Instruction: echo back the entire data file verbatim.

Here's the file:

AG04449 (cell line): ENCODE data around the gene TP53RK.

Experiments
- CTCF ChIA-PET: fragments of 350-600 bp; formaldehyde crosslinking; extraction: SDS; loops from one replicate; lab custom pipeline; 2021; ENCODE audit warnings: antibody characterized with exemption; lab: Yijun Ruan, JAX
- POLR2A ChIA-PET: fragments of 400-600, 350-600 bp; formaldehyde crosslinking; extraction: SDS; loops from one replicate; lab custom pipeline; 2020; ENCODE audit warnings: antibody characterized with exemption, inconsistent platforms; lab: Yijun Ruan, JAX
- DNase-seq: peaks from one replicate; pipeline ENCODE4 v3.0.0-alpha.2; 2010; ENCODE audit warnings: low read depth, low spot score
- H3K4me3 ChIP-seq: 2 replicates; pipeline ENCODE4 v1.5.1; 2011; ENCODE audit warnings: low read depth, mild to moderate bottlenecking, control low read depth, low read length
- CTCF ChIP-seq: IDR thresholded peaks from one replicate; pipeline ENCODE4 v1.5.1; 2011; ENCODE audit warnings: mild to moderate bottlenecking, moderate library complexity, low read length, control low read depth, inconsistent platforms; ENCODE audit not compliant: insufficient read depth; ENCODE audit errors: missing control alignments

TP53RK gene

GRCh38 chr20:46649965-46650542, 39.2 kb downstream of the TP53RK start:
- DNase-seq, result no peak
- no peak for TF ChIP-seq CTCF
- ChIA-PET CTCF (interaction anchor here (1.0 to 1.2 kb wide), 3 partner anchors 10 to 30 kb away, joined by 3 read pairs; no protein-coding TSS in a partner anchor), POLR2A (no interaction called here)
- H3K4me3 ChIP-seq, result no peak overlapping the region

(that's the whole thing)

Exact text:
AG04449 (cell line): ENCODE data around the gene TP53RK.

Experiments
- CTCF ChIA-PET: fragments of 350-600 bp; formaldehyde crosslinking; extraction: SDS; loops from one replicate; lab custom pipeline; 2021; ENCODE audit warnings: antibody characterized with exemption; lab: Yijun Ruan, JAX
- POLR2A ChIA-PET: fragments of 400-600, 350-600 bp; formaldehyde crosslinking; extraction: SDS; loops from one replicate; lab custom pipeline; 2020; ENCODE audit warnings: antibody characterized with exemption, inconsistent platforms; lab: Yijun Ruan, JAX
- DNase-seq: peaks from one replicate; pipeline ENCODE4 v3.0.0-alpha.2; 2010; ENCODE audit warnings: low read depth, low spot score
- H3K4me3 ChIP-seq: 2 replicates; pipeline ENCODE4 v1.5.1; 2011; ENCODE audit warnings: low read depth, mild to moderate bottlenecking, control low read depth, low read length
- CTCF ChIP-seq: IDR thresholded peaks from one replicate; pipeline ENCODE4 v1.5.1; 2011; ENCODE audit warnings: mild to moderate bottlenecking, moderate library complexity, low read length, control low read depth, inconsistent platforms; ENCODE audit not compliant: insufficient read depth; ENCODE audit errors: missing control alignments

TP53RK gene

GRCh38 chr20:46649965-46650542, 39.2 kb downstream of the TP53RK start:
- DNase-seq, result no peak
- no peak for TF ChIP-seq CTCF
- ChIA-PET CTCF (interaction anchor here (1.0 to 1.2 kb wide), 3 partner anchors 10 to 30 kb away, joined by 3 read pairs; no protein-coding TSS in a partner anchor), POLR2A (no interaction called here)
- H3K4me3 ChIP-seq, result no peak overlapping the region